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Grandma’s Bag of Stories
Sudha Murty | Puffin| Rs 199

Sudha Murty’s books for children create an aura of magic that’s at once charming and riveting. In this book, Murty, retells the stories she had heard from her own grandmother, Krishtakka, while growing up in Shiggaon, a sleepy town in north Karnataka. Her stories are tales of everyday life encountered in a world free of  modern technology – there are kings here, thieves, monkeys, mice and gods. Each story has a moral and a lesson for tiny tots, and each is accompanied by lively illustrations drawn by Priya Kuriyan that any child will enjoy spending time with.

(An edited version of the above reviews appeared in the Sunday edition of the Mail Today, New Delhi, dated 26 February 2012)

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As China Goes So Goes The World
Karl Gerth| Hill and Wang| 258 pp, $ 16

This offering from Oxford University historian is a masterful study of the economic evolution of contemporary China. He asks the question, we sometimes stumble upon in our moments of lucidity – ‘what are the ‘collective’ implications of ‘individual’ consumer choices for China’ and ‘how does it affect the rest of the world’? They are already shaping the future, we will all share, says Gerth. Chinese government and business leaders, for instance, view domestic ownership of global brands and intellectual property as symbolic of national wealth and power, the economic equivalent of hosting the Olympics, but much more permanent. Think of the consequences? Think about what India is doing.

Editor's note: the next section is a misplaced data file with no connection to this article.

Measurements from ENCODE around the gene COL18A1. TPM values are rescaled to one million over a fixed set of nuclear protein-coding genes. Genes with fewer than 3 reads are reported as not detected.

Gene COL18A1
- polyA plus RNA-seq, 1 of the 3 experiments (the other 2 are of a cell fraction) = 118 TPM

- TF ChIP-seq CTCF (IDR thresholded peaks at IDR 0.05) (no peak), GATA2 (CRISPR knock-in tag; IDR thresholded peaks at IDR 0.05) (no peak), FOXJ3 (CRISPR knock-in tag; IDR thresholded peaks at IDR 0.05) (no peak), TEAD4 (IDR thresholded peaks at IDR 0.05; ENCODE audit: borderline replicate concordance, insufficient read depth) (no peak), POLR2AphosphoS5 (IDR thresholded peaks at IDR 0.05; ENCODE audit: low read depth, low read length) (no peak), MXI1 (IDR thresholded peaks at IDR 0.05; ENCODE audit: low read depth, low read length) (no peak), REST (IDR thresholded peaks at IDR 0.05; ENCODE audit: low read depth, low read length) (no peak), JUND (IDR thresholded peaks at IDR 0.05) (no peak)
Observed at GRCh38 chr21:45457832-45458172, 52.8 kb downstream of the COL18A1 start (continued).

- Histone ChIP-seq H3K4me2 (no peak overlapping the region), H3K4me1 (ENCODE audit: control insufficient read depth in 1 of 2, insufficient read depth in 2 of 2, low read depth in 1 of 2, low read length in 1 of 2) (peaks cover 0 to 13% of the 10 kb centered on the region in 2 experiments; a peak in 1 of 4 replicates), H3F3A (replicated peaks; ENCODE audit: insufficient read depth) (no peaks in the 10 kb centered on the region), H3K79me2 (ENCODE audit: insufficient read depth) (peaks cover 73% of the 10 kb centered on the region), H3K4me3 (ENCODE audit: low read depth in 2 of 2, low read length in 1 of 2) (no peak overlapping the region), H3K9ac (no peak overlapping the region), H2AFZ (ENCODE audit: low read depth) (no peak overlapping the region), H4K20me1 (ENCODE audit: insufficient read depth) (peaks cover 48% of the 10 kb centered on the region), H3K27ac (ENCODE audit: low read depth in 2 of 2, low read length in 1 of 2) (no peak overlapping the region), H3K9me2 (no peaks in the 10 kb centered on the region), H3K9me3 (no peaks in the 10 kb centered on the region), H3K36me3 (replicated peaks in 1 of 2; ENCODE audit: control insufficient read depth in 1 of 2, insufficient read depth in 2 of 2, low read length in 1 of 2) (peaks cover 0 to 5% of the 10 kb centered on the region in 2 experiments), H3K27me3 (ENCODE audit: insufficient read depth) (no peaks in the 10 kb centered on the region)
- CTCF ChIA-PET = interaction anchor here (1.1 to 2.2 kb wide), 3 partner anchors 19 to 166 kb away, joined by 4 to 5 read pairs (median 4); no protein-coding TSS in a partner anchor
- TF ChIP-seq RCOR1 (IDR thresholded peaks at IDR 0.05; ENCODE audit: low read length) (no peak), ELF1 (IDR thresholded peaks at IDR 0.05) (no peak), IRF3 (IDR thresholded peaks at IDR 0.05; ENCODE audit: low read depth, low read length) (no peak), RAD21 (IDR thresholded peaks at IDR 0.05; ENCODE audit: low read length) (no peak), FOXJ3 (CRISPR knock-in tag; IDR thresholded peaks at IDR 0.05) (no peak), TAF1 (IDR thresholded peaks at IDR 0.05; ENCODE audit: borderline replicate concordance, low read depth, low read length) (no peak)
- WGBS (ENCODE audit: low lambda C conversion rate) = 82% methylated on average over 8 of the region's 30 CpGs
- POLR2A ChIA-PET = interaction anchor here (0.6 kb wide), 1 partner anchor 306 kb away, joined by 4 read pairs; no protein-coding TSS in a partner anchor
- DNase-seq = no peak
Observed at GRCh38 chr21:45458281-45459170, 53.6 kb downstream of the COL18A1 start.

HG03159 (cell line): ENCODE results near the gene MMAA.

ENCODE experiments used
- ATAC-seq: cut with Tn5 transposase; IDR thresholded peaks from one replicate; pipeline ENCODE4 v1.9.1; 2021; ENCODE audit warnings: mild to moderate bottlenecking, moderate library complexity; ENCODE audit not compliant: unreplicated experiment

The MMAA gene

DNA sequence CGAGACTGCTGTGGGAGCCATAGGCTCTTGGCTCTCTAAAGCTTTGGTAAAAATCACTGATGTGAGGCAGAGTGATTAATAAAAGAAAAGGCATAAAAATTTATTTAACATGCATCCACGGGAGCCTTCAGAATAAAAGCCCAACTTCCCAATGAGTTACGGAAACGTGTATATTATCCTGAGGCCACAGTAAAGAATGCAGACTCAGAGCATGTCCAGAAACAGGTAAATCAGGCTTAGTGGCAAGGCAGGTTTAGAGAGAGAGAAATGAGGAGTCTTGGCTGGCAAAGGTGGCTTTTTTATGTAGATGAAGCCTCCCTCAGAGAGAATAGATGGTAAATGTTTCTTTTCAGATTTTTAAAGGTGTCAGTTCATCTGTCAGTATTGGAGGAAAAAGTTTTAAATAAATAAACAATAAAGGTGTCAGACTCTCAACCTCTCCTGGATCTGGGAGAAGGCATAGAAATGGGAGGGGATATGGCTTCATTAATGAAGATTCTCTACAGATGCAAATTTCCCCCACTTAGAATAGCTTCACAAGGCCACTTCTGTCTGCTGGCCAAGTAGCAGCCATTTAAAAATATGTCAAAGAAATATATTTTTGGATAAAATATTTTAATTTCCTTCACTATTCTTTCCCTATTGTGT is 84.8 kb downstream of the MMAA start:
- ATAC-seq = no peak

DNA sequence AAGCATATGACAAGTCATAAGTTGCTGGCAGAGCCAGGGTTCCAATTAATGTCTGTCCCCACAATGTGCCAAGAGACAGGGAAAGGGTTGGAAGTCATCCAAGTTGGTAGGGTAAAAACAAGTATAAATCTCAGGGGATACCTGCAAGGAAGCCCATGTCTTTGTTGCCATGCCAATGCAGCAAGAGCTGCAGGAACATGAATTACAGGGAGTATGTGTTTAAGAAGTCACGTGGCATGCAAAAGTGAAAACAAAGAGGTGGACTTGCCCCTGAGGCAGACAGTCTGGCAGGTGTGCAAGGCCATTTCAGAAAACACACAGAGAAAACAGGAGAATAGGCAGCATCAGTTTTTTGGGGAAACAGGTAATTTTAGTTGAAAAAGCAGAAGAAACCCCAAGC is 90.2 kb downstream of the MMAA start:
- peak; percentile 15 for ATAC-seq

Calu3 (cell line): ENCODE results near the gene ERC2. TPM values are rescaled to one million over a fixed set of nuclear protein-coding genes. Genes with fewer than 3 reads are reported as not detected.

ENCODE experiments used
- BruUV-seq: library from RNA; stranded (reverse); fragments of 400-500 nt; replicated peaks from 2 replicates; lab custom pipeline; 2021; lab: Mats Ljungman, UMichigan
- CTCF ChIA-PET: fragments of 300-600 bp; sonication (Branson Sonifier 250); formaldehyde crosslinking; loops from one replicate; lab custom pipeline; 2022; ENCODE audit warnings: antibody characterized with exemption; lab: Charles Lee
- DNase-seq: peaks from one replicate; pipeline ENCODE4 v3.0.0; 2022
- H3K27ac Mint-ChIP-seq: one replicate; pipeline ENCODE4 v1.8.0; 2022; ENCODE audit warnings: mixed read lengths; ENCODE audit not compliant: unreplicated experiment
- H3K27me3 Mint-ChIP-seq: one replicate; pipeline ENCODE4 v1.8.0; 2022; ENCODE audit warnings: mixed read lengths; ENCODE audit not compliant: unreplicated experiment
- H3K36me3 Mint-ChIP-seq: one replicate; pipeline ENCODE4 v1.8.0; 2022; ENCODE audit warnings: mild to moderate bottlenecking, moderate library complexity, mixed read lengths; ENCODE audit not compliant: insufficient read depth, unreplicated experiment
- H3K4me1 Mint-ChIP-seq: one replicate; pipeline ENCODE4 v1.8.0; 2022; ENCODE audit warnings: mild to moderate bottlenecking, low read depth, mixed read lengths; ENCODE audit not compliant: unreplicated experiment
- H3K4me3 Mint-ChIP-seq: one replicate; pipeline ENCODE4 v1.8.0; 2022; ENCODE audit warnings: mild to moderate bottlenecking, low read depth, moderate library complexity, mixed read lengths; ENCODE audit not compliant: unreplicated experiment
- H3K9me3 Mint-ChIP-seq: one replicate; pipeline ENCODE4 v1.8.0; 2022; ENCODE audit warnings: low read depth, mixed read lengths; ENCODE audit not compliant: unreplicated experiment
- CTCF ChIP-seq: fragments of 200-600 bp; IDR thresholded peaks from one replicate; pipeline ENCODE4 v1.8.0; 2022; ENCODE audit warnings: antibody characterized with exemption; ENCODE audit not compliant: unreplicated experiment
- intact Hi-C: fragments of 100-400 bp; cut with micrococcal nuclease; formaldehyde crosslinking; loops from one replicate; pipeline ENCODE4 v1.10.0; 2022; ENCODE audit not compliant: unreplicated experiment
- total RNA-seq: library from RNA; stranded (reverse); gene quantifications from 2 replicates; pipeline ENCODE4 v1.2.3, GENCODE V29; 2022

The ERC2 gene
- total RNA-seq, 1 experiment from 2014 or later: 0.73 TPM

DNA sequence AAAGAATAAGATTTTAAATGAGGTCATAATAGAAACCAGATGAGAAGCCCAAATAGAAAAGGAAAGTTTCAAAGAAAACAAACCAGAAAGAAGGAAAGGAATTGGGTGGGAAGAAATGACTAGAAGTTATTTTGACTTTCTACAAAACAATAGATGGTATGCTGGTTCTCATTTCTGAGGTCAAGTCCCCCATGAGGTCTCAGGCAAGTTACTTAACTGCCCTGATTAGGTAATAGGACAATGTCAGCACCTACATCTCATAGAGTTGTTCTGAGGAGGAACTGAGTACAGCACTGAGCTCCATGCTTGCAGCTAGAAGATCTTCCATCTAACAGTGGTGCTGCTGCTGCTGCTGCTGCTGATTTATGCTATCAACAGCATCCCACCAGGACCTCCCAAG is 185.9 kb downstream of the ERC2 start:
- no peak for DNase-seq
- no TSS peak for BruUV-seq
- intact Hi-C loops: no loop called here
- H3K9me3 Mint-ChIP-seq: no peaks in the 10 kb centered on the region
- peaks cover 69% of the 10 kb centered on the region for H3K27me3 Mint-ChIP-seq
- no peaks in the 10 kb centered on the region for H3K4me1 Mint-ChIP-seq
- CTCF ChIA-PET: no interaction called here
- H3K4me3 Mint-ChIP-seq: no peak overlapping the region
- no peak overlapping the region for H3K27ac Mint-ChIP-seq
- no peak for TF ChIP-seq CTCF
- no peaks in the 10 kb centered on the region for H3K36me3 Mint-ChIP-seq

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 The Global Economic Crisis Through an Indian Looking Glass
Adarsh Kishore, Michael Debabrata Patra & Partha Ray| Sage| 318 pp, Rs 795

When a book opens with a foreword that states that ‘the recent global crisis was truly global’ and that the authors wrote it while serving the IMF one doesn’t exactly shiver in anticipation. One doesn’t expect any meaningful insights either. But one does look for an analysis irrespective of whether the writers toe the government line or not. And one assumes that the book is not a just an ego massager. But assumptions are often proven wrong. This lofty presentation is just a sequencing of crisis and policy responses thereof. Its analysis of impact of global crisis on India is to view RBI’s policies through rose tainted glasses. All is well, no mess. Just rising inflation.

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Conqueror
Conn Iggulden| HarperCollins| 546 pp, Rs 299

The intriguing thing about writers of pulp, whether its about modern events or history fiction is their ability to build stories into roller coaster ‘epics’. Iggulden, as the book jacket informs us, is one of the best selling authors in this genre. His first was on Julius Caesar followed by Mongol Khans of Central Asia. The latter comprises four books. The first three look at the exploits of Genghis Khan and the fourth Conqueror at the world of scholar king-turned empire builder, Kublai Khan. It will not be long before writers such as Iggulden will start tearing into our history as well. Think ‘Babur, the Mighty Tiger’ or ‘Akbar The Great’.

(An edited version of the above reviews appeared in the Sunday edition of Mail Today, New Delhi, dated 4 December 2011)